A prominent South Carolina Republican jokes that an escaped gorilla from Riverbanks Zoo was an ancestor of first lady Michelle Obama.
One of the state's congressmen shouts "You Lie!" to the president of the United States during a nationally televised joint session of Congress.
And then there is the governor.
Where to start?
He disappears, lies, reappears and, then, tearfully announces to the world that his "soul mate" is a woman other than his wife. His infamous Appalachian Trail lie and those jaw-dropping e-mail exchanges with said soul mate spawned a thousand late-night jokes.
No, it was not a good year to be a South Carolinian. And no one knows that better than South Carolinians, according to results from a Winthrop University poll of 837 people in the Palmetto State.
More than 60 percent of those polled earlier this month said the rest of the country had a somewhat negative or very negative opinion of South Carolina in general.
Nearly 68 percent of South Carolinians polled said the country's opinion of their state became less favorable over the past year.
"With (Gov. Mark) Sanford and all of that stuff, I believe that's affected the state's image," said Danielle Moore-Baker, a 30-year-old stay-at-home mom from Murrells Inlet. "I didn't live in South Carolina at the time, and I knew about it."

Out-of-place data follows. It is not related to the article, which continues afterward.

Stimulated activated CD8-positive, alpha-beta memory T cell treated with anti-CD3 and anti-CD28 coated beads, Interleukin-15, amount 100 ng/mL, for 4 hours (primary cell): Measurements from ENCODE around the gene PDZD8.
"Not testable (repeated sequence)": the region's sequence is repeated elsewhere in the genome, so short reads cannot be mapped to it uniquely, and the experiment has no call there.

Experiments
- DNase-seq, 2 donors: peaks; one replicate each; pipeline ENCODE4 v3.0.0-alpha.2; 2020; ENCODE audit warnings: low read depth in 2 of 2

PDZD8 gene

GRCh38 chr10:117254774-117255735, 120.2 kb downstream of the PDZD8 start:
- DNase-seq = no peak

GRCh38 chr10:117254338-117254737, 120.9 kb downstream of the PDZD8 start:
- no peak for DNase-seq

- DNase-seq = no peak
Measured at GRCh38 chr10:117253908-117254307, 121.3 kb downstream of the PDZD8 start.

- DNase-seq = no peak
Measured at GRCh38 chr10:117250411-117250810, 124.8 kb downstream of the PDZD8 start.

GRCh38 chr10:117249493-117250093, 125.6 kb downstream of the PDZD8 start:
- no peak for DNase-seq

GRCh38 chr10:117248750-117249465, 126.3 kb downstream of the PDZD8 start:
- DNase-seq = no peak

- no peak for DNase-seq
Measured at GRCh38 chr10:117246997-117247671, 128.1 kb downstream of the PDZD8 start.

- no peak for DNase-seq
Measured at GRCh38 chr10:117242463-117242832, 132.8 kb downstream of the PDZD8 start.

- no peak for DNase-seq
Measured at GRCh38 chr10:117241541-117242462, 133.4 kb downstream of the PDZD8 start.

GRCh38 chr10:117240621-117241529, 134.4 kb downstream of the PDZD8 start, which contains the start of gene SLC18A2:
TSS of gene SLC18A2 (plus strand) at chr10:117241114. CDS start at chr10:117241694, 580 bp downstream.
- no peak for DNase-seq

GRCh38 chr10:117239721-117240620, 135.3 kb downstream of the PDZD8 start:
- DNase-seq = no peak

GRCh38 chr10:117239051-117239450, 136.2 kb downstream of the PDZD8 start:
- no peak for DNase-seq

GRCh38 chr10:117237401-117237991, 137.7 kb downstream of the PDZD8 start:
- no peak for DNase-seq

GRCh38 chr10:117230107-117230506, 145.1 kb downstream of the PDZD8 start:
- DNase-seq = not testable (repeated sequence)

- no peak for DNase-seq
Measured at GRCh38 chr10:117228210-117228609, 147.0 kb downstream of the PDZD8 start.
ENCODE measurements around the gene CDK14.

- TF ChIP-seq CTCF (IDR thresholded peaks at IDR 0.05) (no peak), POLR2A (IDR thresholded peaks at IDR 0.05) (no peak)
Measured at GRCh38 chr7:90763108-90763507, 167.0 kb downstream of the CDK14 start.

Certainly, the Sanford sex scandal was riveting fodder for political talking heads and late-night comedians. It even spawned a book by first lady Jenny Sanford, whose promotional tour put her on numerous national TV shows, serving as a sort of national reminder of the scandal.
But Mark Sanford wasn't alone in forcing the state to endure what could only be described as a political annus horribilis.
There was Rusty DePass, former chairman of the State Elections Commission, making that racist tie between the nation's first black first lady and a gorilla.
And there was U.S. Rep. Joe Wilson, a Springdale Republican, jabbing his finger in the air and barking at the president on national television.
"My view is that I believe as a gentleman I acted properly by apologizing within one hour," Wilson said. "The president accepted the apology. To me, that chapter is closed."
Asked whether he thinks the majority of his fellow South Carolinians think his outburst hurt the state, Wilson said: "I am very grateful as I travel the state and the country for the strong support I receive."
S.C. IS WORRIED
There are still plenty of smiling faces and beautiful places in the Palmetto State.
But many South Carolinians worry the state is seen as a racist throwback whose governor is going through a very public, very embarrassing midlife crisis.
Kara Borie, director of marketing and communications for the S.C. Department of Commerce, said businesses have not refused to move to the state because of its reputation.
"What we find is business decisions are made for just that - business," Borie said. "Their opinion of us is high. Our business climate is good."
But some of those charged with bringing individual students or employees to South Carolina say the state does have some baggage that has to be addressed when they make their pitch.
That baggage is often overcome, those recruiters say, once people visit the state or talk to a broad range of people.